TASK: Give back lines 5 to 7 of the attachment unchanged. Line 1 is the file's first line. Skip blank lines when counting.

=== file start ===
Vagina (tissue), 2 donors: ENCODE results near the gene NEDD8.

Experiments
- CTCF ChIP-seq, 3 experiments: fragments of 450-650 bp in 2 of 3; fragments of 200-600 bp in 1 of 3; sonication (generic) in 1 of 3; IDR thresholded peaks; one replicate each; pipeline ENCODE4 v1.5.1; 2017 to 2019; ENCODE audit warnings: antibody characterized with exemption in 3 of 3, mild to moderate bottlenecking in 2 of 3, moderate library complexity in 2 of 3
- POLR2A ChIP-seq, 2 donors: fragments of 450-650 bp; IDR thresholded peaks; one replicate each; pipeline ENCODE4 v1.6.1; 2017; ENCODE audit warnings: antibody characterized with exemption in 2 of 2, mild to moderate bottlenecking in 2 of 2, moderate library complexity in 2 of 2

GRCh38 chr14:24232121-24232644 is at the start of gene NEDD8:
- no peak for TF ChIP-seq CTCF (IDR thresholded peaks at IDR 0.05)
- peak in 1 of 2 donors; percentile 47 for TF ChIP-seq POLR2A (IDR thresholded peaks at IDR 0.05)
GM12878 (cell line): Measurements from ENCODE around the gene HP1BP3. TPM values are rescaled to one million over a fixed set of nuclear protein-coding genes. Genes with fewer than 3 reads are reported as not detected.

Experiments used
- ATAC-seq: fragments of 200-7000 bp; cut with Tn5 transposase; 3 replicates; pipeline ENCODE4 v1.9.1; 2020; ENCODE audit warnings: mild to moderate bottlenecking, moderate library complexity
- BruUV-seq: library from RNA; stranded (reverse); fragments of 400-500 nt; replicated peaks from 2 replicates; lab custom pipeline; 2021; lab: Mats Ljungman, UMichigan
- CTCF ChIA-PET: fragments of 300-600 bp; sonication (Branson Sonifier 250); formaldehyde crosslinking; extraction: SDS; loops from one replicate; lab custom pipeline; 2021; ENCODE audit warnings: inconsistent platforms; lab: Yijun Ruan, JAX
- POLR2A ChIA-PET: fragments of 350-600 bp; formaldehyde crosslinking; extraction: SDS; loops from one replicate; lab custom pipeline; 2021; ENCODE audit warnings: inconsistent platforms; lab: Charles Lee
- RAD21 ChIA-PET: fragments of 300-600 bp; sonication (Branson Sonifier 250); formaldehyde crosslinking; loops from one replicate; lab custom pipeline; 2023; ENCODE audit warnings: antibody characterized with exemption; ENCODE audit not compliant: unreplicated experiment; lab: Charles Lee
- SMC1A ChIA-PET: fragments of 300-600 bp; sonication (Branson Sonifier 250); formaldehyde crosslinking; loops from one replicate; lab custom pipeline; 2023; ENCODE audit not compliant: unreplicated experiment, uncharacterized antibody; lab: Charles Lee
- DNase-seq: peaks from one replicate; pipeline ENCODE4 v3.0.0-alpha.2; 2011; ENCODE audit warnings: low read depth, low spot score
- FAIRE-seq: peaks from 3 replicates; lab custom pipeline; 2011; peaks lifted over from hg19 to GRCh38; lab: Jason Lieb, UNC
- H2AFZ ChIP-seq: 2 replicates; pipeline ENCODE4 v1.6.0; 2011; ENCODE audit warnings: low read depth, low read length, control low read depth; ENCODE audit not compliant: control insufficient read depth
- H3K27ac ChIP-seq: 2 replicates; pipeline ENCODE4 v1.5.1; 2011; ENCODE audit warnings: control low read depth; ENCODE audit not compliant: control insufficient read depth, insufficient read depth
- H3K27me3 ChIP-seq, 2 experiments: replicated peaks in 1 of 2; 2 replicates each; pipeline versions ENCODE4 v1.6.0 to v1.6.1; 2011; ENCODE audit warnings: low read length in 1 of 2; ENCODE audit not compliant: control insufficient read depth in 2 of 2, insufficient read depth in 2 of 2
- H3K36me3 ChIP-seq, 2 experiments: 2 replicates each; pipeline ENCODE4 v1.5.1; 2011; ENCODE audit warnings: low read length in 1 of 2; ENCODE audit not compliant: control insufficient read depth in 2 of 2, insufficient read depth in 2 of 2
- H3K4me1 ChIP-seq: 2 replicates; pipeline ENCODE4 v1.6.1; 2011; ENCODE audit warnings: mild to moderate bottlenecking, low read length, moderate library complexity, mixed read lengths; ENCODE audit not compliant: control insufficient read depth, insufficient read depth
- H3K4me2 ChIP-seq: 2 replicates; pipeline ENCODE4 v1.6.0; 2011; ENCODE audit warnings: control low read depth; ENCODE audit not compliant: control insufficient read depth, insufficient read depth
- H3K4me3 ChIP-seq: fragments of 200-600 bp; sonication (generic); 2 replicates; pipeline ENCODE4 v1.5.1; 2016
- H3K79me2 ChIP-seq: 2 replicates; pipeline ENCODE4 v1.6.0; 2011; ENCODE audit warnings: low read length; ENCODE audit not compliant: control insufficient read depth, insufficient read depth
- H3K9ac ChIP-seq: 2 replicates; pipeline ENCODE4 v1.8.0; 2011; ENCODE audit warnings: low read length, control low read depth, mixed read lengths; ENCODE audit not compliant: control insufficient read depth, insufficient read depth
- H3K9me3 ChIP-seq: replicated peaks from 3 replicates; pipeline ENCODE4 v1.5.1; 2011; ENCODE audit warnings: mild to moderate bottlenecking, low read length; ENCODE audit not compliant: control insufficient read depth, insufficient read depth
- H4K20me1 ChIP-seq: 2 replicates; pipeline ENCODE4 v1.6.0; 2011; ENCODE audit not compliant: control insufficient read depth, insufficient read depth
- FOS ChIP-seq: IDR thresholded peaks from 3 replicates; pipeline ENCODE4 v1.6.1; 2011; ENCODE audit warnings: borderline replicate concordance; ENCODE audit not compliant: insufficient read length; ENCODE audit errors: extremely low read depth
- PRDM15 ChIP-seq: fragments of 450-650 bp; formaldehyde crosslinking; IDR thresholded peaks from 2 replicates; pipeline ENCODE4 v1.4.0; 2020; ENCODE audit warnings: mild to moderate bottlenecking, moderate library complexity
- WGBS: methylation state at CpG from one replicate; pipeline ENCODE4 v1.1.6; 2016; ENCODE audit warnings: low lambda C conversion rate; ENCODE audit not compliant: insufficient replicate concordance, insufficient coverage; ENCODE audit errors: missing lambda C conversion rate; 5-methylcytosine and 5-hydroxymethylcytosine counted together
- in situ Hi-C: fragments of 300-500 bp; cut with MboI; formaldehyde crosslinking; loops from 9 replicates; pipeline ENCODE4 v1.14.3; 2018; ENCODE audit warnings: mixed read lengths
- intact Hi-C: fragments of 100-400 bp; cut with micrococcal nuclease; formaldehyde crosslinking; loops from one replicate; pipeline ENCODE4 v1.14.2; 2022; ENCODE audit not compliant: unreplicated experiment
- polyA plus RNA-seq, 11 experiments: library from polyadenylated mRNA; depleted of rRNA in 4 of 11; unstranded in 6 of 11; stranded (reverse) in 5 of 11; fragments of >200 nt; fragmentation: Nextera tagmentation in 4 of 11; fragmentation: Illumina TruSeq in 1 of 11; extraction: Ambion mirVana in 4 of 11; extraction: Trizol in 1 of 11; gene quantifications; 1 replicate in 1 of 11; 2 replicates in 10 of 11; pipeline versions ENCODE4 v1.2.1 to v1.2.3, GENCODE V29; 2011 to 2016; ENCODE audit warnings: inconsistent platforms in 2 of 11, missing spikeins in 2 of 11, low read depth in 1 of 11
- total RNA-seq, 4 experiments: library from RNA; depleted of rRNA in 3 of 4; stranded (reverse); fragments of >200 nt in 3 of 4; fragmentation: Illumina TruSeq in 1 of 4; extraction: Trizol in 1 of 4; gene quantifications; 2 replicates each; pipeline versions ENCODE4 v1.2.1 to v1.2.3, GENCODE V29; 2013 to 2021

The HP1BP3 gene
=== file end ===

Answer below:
GRCh38 chr14:24232121-24232644 is at the start of gene NEDD8:
- no peak for TF ChIP-seq CTCF (IDR thresholded peaks at IDR 0.05)
- peak in 1 of 2 donors; percentile 47 for TF ChIP-seq POLR2A (IDR thresholded peaks at IDR 0.05)